Date of Degree
PhD (Doctor of Philosophy)
Molecular and Cellular Biology
The FHIT gene is located on the most fragile site in the human genome. FHIT gene deletions are among the earliest and most frequent events in carcinogenesis, particularly in carcinogen-exposed tissue. Previous work in mouse and cell culture models established FHIT to be an authentic tumor suppressor. Re-expression of FHIT in cell culture causes cell death via initiation of apoptosis, but the precise mechanism underlying this process is unclear. It is well established that cellular transition from normal to transformed occurs in multiple steps and requires the accumulation of several genetic changes. Relying on the compelling phenotype of tumor development in FHIT knockout mice, this project aimed to elucidate a mechanism through which FHIT-deficient cells are primed to survive multiple genetic and environmental stresses, and promote progression of cancer. My work indicates that FHIT expression is required for the normal cellular response to oxidative stress, and presents evidence that in the absence of FHIT, an oxidative stress response pathway is superinduced. When FHIT is depleted from cells exposed to cigarette smoke, the expression of a subset of oxidative stress response genes is enhanced. Enhanced activation of these genes can occur as an adapative response to stress induced by reactive oxygen species production, and is frequently detected in cancer. Investigation into the mechanism underlying the enhanced gene expression determined that FHIT loss is associated with decreased levels of the transcriptional repressor Bach1. In this manner, we propose that loss of Fhit supports an antioxidant program that is pivotal in establishing and maintaining carcinogenic transformation.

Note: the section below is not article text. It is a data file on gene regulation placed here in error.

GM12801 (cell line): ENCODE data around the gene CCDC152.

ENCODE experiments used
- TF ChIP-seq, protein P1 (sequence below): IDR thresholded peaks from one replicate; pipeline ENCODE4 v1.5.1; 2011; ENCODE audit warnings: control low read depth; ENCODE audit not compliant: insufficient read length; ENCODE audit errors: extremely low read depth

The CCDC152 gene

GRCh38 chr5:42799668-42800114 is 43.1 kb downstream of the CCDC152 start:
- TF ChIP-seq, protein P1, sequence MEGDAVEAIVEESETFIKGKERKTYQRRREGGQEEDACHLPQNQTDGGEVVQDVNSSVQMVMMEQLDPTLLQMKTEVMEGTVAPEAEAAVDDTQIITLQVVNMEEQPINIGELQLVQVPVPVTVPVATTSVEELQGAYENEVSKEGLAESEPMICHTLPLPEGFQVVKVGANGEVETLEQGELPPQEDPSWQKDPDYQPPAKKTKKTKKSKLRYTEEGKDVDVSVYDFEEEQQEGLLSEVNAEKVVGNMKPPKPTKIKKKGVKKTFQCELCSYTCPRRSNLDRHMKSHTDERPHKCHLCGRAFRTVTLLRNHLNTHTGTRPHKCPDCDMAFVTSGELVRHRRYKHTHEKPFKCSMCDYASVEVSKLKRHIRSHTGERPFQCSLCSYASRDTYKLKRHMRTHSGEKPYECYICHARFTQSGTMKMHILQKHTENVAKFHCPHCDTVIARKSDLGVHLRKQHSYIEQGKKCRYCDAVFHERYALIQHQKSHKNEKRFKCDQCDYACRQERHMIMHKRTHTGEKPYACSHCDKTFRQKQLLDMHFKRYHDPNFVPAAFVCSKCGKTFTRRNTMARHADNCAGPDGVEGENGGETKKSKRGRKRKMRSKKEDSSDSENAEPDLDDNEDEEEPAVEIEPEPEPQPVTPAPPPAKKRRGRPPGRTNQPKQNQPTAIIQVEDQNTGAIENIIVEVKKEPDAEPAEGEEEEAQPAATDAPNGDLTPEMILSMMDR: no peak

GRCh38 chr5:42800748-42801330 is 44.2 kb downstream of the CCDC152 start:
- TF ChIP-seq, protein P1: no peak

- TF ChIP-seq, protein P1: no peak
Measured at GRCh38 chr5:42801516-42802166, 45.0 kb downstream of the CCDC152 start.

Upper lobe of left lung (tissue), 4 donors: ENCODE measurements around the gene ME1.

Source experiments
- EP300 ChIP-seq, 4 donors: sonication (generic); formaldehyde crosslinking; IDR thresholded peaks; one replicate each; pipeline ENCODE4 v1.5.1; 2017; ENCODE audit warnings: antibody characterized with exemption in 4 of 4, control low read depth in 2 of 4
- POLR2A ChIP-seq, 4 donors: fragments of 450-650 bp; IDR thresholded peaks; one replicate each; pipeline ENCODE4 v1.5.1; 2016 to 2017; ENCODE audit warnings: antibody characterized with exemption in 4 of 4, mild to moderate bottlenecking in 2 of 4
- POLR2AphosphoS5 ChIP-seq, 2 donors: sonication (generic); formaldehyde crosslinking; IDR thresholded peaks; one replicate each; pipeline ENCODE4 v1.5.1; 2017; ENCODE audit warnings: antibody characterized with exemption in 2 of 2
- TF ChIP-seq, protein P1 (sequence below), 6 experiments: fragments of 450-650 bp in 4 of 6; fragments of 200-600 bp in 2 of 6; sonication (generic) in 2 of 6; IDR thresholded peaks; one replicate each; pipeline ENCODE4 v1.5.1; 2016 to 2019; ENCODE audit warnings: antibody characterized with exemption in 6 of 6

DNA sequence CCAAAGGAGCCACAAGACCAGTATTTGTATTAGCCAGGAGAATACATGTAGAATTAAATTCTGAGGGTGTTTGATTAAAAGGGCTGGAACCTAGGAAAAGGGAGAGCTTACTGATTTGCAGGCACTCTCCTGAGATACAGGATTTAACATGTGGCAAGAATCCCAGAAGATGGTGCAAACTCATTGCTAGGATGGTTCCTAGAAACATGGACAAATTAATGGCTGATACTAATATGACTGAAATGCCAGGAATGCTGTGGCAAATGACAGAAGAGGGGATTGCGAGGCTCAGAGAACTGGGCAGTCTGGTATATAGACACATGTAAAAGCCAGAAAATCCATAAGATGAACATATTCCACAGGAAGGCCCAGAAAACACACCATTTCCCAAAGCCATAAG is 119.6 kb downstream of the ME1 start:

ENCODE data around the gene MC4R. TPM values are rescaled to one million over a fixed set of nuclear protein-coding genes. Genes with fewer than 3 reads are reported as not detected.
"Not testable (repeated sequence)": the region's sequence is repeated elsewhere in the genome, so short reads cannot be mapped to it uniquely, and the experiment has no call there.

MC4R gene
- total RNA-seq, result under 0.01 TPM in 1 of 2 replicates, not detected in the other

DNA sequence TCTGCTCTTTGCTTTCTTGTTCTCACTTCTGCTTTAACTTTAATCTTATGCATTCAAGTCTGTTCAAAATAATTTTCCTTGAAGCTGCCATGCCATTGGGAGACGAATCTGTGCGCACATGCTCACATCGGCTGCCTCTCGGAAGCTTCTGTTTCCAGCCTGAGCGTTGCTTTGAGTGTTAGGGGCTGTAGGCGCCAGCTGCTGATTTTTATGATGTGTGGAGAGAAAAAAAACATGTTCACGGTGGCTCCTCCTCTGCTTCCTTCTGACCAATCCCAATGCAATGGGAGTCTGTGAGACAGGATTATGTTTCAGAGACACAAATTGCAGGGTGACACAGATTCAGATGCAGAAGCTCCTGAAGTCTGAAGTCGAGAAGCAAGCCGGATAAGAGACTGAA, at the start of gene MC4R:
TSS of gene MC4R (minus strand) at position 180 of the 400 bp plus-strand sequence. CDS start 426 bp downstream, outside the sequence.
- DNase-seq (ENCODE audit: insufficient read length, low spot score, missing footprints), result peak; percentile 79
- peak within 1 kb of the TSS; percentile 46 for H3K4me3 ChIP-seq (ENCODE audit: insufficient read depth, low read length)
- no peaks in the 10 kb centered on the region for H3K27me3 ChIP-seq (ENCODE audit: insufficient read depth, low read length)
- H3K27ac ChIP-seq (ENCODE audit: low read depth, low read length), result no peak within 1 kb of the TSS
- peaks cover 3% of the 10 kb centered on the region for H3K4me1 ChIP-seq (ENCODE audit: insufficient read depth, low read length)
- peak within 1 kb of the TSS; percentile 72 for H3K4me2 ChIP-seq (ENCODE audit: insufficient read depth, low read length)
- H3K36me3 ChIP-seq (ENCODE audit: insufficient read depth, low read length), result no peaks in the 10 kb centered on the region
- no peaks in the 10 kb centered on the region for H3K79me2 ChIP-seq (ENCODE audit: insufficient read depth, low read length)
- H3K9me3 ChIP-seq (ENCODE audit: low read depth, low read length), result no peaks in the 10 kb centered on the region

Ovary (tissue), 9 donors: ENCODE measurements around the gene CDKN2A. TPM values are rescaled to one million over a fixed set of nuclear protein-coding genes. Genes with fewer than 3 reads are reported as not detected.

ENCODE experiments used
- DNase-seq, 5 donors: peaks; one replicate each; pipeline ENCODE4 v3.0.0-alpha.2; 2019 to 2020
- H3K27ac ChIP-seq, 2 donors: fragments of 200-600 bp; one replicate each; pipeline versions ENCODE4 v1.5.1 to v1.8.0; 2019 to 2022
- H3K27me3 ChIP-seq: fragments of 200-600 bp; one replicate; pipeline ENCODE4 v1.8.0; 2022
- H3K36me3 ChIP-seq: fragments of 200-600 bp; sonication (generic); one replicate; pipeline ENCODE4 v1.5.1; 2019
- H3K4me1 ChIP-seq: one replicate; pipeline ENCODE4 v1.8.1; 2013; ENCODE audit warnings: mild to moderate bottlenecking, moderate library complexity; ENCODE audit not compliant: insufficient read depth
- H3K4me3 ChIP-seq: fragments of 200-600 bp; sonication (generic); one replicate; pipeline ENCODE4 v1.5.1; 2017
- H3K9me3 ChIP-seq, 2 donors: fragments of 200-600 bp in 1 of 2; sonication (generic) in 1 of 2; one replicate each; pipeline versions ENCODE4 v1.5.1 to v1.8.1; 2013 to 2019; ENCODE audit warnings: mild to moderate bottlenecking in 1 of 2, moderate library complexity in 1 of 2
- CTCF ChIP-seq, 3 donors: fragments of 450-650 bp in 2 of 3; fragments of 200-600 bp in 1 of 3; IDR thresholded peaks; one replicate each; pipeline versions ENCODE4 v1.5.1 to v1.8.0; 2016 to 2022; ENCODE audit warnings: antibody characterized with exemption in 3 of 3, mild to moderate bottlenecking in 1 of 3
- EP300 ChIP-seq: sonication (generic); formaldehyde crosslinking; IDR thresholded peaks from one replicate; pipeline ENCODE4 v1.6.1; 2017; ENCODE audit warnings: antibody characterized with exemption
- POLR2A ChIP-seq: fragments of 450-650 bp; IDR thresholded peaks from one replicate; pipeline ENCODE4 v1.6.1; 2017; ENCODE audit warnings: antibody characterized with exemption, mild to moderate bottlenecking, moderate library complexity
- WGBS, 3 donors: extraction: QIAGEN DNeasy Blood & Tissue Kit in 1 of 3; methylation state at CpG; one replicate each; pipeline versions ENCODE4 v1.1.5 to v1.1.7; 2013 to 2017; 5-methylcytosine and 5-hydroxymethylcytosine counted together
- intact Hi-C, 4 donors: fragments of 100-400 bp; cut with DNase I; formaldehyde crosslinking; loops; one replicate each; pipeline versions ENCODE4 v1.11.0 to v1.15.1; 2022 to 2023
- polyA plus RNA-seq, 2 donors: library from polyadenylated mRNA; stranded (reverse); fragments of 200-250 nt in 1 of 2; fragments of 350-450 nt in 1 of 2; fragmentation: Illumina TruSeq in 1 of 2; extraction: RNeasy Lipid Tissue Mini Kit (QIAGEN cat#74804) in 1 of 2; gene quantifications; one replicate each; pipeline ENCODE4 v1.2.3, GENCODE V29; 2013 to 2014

Bach1, Bronchial Epithelial Cells, Cigarette Smoke, Fhit, Hmox1, Oxidative Stress
xiii, 153 pages
Includes bibliographical references (pages 132-153).
Copyright 2013 Jennifer Anne Boylston